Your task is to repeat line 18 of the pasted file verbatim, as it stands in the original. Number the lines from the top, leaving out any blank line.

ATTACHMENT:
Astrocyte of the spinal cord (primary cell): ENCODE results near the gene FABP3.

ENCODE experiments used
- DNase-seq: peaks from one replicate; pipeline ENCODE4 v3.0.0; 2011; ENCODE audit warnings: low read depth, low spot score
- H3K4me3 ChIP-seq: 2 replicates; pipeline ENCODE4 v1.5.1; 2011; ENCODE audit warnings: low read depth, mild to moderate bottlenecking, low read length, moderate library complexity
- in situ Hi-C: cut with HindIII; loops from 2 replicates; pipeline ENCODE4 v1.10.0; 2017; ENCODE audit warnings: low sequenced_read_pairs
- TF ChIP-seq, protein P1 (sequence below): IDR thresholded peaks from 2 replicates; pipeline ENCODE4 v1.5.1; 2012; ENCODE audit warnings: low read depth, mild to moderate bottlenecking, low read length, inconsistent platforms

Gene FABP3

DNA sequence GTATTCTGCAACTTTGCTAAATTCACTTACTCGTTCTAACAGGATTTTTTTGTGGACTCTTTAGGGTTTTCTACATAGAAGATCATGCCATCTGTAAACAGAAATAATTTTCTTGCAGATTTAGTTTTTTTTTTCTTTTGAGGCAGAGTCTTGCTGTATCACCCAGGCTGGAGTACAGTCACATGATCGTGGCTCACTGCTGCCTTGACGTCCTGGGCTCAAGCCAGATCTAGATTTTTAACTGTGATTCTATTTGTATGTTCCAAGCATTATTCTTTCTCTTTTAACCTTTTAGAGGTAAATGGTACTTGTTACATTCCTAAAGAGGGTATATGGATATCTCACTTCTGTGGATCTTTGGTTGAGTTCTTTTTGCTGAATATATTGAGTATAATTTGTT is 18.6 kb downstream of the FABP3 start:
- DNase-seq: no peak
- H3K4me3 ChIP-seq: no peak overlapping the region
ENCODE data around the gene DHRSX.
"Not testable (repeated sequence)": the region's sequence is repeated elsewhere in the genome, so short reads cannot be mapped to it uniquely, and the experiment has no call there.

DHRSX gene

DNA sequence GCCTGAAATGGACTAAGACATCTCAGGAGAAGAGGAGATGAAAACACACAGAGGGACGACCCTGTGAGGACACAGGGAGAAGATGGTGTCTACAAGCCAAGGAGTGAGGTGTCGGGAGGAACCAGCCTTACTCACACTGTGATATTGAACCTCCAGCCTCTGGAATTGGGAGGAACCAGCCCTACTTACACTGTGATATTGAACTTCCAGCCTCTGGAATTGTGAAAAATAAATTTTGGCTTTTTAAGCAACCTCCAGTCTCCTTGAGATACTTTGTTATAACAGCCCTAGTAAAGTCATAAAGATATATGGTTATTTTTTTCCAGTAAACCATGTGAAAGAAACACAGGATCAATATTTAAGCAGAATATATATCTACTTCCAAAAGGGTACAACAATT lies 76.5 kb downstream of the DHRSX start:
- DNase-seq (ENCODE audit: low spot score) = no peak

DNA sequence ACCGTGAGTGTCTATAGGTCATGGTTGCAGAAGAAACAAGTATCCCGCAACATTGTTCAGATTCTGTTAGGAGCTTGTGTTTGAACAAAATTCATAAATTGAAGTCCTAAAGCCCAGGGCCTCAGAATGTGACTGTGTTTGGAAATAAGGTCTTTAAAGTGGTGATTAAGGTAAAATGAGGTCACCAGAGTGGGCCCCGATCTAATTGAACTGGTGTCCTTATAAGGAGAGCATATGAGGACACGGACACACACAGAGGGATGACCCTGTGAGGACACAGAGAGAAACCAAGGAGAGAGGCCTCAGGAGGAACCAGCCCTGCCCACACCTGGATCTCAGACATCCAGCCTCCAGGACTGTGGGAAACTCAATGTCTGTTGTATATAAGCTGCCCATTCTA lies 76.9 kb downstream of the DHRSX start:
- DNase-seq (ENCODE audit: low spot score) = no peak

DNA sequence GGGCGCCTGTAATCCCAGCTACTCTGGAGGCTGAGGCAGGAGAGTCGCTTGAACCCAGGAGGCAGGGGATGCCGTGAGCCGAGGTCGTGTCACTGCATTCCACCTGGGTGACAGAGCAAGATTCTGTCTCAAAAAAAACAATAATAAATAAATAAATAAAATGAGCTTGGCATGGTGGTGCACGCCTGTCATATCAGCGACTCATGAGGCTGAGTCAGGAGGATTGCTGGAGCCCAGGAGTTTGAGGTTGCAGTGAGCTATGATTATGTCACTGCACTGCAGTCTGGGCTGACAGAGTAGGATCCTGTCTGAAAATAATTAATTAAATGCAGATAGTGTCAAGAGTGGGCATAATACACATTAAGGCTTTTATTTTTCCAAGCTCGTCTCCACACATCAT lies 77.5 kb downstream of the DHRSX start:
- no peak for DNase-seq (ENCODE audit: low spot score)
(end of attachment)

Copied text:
DNA sequence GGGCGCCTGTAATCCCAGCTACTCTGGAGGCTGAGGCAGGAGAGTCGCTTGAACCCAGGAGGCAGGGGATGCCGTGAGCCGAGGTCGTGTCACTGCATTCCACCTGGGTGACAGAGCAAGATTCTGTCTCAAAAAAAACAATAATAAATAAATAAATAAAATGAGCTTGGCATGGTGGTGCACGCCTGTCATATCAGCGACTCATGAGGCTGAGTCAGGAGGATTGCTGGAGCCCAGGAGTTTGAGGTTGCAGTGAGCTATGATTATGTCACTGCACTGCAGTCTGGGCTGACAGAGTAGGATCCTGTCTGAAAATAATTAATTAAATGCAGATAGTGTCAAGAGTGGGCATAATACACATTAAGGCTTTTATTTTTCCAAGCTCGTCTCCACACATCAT lies 77.5 kb downstream of the DHRSX start: